Too many people have internalized biases and negative emotions about money, even if they’re not aware of these feelings that are holding them back. The way we grew up, our current financial situation, our family or spouse’s attitudes toward money, and all the marketing and messaging we’re subjected to dally all have a part to play in how we feel about money. While all this can’t be undone in one day or even months of work, it’s still important to recognize these feelings, understand how they might be impacting you financially, and slowly do the work required to better your mental health when it comes to money.
Whether you lean towards avoiding things when they make you feel bad or obsessing over them, having regular meetings with yourself can help you dilute some of these feelings. This strategy also helps people who get caught up in fear or excitement when the market inevitably fluctuates from their expectations. Having a quarterly review can keep you aligned to your original goals. Just like you go to a doctor for a regular checkup, you can schedule a financial checkup with yourself or an advisor to keep your finances on track.
Part of the reason so many people are feeling stressed out about their investments this year is the bull market we’ve had for the past decade. When your investments generate positive returns year after year, it’s easy to forget that businesses and markets always go through cycles and no upward trend lasts forever.
Add quarterly meetings on your calendar and commit to them. Don’t reschedule unless you absolutely have to – the same feelings that lead you to avoiding money conversations or checking your debt accounts will come into play here. But don’t underestimate the positive impact on your mental health from just knowing what your credit card debt or student loan debt number is and making a plan for paying it off. Commit to saving or paying off a portion of this debt for 3 months, and then you can reevaluate in your next quarterly meeting. It’s much easier to stay on track for 3 months than assigning yourself annual goals – especially in 2020 when there’s so much change happening month over month.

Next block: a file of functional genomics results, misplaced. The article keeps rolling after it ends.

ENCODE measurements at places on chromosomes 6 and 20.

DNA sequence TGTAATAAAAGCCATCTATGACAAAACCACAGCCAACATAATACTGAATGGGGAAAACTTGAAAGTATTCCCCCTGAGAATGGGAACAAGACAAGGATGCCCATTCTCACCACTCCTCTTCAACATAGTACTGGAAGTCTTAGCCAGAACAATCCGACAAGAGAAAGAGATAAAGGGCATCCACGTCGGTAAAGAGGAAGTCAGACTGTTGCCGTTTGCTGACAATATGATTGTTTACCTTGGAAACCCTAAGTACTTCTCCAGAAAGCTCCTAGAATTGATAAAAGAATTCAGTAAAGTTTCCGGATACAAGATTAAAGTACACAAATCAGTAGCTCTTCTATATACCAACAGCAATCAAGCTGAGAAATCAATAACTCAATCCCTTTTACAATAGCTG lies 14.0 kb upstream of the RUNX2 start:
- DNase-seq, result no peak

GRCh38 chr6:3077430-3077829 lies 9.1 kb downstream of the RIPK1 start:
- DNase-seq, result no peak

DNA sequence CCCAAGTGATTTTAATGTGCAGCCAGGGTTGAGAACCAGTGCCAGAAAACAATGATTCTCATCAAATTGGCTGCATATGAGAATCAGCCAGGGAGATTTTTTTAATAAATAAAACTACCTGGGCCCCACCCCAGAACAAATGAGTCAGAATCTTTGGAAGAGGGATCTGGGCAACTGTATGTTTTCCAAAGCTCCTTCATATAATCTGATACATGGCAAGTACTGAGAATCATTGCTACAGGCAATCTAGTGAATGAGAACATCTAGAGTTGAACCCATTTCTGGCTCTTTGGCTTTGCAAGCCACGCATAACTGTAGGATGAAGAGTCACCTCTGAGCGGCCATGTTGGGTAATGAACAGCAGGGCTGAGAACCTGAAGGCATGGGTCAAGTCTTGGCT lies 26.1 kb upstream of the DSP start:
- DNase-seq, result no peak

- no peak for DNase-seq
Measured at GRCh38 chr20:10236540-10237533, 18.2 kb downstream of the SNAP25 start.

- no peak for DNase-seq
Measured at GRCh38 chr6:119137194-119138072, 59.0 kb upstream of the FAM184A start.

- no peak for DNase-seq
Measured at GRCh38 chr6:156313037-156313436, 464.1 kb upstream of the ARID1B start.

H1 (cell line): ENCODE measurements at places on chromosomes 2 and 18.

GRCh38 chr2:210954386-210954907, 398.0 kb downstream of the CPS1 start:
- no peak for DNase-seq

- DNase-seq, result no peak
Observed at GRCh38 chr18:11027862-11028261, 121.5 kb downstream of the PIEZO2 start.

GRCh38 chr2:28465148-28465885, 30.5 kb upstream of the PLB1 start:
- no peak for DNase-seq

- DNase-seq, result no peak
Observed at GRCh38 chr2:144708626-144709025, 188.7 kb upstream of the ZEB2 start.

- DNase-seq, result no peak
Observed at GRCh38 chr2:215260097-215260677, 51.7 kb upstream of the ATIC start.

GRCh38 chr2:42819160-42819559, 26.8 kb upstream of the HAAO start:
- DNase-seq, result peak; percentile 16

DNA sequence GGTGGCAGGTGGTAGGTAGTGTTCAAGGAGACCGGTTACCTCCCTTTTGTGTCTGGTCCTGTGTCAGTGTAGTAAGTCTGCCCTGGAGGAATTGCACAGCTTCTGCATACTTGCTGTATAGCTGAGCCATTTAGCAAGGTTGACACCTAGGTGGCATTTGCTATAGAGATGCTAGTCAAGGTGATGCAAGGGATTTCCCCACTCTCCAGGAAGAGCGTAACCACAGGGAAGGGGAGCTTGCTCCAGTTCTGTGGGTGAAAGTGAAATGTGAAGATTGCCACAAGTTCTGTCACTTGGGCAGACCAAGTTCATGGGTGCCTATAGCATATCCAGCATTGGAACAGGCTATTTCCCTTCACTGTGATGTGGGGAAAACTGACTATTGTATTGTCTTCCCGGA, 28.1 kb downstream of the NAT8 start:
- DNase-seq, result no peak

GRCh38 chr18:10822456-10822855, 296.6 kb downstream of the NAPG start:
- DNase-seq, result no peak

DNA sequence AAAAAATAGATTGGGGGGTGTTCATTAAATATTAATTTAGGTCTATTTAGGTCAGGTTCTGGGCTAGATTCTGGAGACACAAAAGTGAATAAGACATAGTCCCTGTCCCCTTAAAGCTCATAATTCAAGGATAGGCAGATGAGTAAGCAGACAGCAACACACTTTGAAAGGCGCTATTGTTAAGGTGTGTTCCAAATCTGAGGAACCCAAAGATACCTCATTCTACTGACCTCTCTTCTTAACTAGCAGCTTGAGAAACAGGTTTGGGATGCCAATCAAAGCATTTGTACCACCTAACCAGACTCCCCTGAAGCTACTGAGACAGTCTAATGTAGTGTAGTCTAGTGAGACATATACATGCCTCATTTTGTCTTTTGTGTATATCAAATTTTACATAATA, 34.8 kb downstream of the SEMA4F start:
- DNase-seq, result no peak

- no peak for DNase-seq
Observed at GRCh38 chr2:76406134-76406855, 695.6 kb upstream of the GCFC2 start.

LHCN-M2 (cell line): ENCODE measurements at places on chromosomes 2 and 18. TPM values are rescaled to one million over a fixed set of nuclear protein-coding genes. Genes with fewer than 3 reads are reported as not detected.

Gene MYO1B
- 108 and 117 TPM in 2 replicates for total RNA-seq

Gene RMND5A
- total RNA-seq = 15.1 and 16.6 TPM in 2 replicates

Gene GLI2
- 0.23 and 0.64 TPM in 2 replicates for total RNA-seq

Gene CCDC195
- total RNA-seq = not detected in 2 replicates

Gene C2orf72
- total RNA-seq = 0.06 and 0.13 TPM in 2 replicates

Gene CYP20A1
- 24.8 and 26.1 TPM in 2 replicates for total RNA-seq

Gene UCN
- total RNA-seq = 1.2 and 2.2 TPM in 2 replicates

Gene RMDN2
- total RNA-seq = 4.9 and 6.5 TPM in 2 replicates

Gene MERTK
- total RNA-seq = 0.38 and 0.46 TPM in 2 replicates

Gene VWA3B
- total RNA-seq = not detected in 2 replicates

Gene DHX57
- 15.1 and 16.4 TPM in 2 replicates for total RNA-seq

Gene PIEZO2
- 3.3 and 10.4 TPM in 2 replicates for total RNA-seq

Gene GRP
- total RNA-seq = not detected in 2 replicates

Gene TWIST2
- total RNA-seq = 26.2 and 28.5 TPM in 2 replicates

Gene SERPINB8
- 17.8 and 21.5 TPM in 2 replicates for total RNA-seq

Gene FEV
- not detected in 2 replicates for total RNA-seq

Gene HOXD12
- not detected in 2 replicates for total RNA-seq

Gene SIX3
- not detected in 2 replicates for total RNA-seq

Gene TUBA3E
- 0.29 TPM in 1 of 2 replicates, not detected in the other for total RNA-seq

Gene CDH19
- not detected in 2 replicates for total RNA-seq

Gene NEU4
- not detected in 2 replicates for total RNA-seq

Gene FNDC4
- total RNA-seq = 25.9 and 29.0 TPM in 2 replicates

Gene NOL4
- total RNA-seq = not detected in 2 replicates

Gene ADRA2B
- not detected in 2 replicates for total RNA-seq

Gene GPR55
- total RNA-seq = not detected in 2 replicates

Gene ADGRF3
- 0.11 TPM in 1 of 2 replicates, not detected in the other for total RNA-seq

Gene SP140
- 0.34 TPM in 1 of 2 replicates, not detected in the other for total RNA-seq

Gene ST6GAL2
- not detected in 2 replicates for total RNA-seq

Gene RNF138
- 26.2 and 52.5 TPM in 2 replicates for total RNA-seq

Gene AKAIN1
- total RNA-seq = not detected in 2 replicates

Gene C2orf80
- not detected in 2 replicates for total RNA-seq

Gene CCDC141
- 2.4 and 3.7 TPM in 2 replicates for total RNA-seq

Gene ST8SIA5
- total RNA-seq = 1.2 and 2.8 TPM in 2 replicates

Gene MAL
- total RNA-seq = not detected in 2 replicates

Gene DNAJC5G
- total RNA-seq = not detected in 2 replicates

Even if you have a monthly budget or are able to save a percentage of your income, a budget isn’t an end-all, be-all solution to money management. Life can throw you curveballs, and you have to be comfortable with your short-term plans and budgets simply no longer applying to your life. A new child, school, divorce, retirement and even medical events can leave you feeling overwhelmed emotionally and financially.
An emergency fund goes a long way in eliminating some of the uncertainty around these changes. However, more importantly, it’s important to address the situation head on and find a long-term solution that works for your family. If you have the opportunity to do so, speak with a therapist or a financial advisor or even a trusted family member to find the best way to move forward financially.
What words come to mind when you think about money? If you’re using words like “stress” and “guilt” and “anxiety” about your money, it’s time to make a change. How we approach the resources we have available to us, including but not limited to money, has an impact on how we utilize them.
Financial intelligence is the basis for growing wealth. If we take the time to learn about how to take care of our finances, we’ll be better off in the long run. Some ways to grow financial health include:
Money and emotions go hand in hand, but your negative emotions don’t always have to play a role in your money management. There may be a mental shift required in order to start thinking about our finances this way — this process could potentially take months or years of work. On one hand, money can impact our stress levels, mental health and personal relationships. On the other hand, money can be a tool to take care of ourselves and our families, live a comfortable retirement, travel, and do other things we enjoy.